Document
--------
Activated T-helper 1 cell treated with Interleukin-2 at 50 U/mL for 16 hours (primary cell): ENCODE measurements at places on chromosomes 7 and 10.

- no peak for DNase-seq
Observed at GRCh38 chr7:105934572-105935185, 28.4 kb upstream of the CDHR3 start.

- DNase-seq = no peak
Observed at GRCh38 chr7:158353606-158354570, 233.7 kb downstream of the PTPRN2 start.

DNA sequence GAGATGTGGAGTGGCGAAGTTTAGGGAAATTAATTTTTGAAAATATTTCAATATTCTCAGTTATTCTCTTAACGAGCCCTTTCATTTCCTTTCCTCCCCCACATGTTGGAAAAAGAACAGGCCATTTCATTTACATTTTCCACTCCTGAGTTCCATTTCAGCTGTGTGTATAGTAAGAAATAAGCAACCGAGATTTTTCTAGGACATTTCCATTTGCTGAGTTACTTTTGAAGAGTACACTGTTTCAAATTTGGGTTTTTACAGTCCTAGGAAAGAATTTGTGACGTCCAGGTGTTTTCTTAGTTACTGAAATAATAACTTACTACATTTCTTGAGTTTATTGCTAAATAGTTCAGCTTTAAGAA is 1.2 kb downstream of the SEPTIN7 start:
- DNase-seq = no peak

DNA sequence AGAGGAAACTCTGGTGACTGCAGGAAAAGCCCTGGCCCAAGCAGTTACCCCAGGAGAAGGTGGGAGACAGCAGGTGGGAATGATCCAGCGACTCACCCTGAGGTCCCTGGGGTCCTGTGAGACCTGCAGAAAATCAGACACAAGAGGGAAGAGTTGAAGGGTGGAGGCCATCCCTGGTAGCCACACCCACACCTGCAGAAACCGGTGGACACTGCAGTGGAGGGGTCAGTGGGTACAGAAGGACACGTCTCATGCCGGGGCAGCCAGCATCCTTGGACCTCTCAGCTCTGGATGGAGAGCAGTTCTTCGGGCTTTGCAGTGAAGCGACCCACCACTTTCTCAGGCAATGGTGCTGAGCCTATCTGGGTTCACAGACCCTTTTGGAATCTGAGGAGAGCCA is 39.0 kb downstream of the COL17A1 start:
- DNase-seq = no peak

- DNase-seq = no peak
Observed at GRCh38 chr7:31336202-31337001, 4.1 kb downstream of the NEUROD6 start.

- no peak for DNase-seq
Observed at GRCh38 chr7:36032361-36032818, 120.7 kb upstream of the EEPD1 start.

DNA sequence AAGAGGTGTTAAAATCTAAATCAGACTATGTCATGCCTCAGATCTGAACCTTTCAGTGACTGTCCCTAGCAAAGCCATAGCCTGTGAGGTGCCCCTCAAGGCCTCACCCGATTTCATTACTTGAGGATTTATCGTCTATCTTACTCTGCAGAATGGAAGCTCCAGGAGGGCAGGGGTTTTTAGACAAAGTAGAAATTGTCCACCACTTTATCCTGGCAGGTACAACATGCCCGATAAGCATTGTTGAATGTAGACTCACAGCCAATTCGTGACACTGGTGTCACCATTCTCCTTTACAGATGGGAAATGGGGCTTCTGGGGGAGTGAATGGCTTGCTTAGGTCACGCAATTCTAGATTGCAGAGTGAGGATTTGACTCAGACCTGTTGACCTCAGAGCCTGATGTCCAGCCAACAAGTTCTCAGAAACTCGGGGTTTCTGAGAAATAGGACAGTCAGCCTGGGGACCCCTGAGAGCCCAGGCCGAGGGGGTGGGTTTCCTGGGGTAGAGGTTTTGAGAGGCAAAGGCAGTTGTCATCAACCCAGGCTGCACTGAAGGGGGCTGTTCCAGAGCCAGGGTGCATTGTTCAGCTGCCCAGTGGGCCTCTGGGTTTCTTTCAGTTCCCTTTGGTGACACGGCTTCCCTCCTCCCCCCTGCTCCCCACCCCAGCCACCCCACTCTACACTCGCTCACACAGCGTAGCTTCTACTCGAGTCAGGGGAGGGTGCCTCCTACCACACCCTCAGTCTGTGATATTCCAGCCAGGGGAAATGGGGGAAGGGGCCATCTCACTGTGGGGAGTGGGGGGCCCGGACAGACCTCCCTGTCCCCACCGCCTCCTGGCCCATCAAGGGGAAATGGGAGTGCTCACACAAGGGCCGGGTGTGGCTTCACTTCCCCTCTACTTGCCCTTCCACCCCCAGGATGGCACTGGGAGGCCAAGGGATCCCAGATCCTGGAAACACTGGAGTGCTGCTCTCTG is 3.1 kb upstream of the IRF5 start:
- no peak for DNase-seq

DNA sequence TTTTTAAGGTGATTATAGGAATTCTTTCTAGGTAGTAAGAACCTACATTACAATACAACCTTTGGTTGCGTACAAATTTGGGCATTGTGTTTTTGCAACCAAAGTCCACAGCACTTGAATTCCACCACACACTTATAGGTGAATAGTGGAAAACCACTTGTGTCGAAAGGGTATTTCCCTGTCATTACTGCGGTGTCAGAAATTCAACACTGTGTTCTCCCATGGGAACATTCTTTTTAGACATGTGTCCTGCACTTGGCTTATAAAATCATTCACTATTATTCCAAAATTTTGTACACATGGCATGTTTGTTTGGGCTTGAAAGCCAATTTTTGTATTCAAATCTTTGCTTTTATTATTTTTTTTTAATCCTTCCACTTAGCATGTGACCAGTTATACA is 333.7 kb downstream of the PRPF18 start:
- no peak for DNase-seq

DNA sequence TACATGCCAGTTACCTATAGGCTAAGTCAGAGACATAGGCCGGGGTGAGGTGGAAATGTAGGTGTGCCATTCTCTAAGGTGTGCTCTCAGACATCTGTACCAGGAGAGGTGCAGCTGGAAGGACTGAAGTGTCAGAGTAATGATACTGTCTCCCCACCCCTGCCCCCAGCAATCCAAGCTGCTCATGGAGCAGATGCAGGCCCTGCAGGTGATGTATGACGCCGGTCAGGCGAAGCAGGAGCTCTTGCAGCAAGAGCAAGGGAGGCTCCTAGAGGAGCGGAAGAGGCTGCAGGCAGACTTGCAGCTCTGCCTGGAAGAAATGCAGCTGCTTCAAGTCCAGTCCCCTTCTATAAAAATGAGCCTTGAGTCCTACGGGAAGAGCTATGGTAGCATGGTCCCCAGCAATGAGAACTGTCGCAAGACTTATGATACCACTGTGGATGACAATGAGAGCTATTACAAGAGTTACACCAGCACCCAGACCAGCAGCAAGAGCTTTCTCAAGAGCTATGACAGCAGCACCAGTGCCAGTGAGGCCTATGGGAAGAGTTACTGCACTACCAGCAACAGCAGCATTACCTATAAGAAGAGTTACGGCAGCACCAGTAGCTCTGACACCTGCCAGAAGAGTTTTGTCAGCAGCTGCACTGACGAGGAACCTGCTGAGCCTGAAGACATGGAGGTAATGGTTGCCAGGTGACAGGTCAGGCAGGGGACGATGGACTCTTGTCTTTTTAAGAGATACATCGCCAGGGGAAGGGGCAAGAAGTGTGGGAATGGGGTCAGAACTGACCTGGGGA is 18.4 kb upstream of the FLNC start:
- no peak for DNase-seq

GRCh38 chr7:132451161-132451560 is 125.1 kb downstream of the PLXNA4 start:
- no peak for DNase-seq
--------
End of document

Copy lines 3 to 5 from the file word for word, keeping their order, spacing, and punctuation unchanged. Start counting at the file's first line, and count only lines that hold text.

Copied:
Observed at GRCh38 chr7:105934572-105935185, 28.4 kb upstream of the CDHR3 start.

- DNase-seq = no peak
Observed at GRCh38 chr7:158353606-158354570, 233.7 kb downstream of the PTPRN2 start.